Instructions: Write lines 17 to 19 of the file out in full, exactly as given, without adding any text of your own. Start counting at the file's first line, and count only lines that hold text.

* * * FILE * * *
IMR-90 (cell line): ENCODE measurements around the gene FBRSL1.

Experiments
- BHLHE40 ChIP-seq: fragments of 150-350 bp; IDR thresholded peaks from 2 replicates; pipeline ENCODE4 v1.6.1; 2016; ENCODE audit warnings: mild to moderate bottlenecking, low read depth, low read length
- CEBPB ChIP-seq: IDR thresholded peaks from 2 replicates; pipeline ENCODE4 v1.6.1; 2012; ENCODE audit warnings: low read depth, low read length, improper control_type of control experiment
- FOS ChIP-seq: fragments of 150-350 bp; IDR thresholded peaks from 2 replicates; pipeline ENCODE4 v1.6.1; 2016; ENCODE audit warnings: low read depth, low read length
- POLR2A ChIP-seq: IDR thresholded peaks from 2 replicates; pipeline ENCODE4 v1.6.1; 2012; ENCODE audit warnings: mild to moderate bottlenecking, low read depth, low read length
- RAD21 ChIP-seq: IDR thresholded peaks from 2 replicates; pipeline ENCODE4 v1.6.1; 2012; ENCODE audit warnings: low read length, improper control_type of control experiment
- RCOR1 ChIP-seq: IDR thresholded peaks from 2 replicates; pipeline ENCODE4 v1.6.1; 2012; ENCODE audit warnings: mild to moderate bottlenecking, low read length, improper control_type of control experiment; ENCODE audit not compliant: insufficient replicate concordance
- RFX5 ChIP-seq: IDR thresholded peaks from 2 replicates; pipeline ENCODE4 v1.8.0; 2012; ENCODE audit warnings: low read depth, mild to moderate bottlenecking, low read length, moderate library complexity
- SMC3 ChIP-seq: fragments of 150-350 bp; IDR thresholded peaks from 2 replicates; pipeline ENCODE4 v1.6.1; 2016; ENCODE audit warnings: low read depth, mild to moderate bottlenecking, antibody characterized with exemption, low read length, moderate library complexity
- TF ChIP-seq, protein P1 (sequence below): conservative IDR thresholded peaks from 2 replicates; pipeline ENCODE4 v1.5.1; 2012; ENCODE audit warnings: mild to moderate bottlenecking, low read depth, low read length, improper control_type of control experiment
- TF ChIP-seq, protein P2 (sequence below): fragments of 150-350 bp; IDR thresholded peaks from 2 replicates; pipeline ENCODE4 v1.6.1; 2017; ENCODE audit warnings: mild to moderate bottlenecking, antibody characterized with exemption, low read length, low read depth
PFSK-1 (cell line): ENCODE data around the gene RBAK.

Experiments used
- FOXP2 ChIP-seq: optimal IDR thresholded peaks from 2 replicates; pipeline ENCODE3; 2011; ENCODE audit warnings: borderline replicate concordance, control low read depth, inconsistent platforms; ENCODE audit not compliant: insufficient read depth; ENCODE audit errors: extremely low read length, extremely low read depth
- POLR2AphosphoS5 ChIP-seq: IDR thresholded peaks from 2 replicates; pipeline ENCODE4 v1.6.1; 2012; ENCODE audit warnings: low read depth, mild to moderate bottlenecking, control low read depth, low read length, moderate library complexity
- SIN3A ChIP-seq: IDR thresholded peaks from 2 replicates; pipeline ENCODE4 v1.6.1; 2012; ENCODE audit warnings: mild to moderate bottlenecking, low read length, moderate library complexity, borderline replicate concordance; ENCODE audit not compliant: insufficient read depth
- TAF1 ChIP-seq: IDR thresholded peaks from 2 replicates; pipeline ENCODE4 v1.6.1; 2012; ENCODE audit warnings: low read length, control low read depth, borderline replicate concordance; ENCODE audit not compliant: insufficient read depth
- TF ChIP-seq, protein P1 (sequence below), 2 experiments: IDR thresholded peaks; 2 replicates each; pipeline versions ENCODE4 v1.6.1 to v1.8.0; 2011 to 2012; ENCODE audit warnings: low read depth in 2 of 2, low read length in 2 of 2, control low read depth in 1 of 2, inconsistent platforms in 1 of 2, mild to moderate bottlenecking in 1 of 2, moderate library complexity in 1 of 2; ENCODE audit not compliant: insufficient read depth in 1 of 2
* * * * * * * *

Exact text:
- SIN3A ChIP-seq: IDR thresholded peaks from 2 replicates; pipeline ENCODE4 v1.6.1; 2012; ENCODE audit warnings: mild to moderate bottlenecking, low read length, moderate library complexity, borderline replicate concordance; ENCODE audit not compliant: insufficient read depth
- TAF1 ChIP-seq: IDR thresholded peaks from 2 replicates; pipeline ENCODE4 v1.6.1; 2012; ENCODE audit warnings: low read length, control low read depth, borderline replicate concordance; ENCODE audit not compliant: insufficient read depth
- TF ChIP-seq, protein P1 (sequence below), 2 experiments: IDR thresholded peaks; 2 replicates each; pipeline versions ENCODE4 v1.6.1 to v1.8.0; 2011 to 2012; ENCODE audit warnings: low read depth in 2 of 2, low read length in 2 of 2, control low read depth in 1 of 2, inconsistent platforms in 1 of 2, mild to moderate bottlenecking in 1 of 2, moderate library complexity in 1 of 2; ENCODE audit not compliant: insufficient read depth in 1 of 2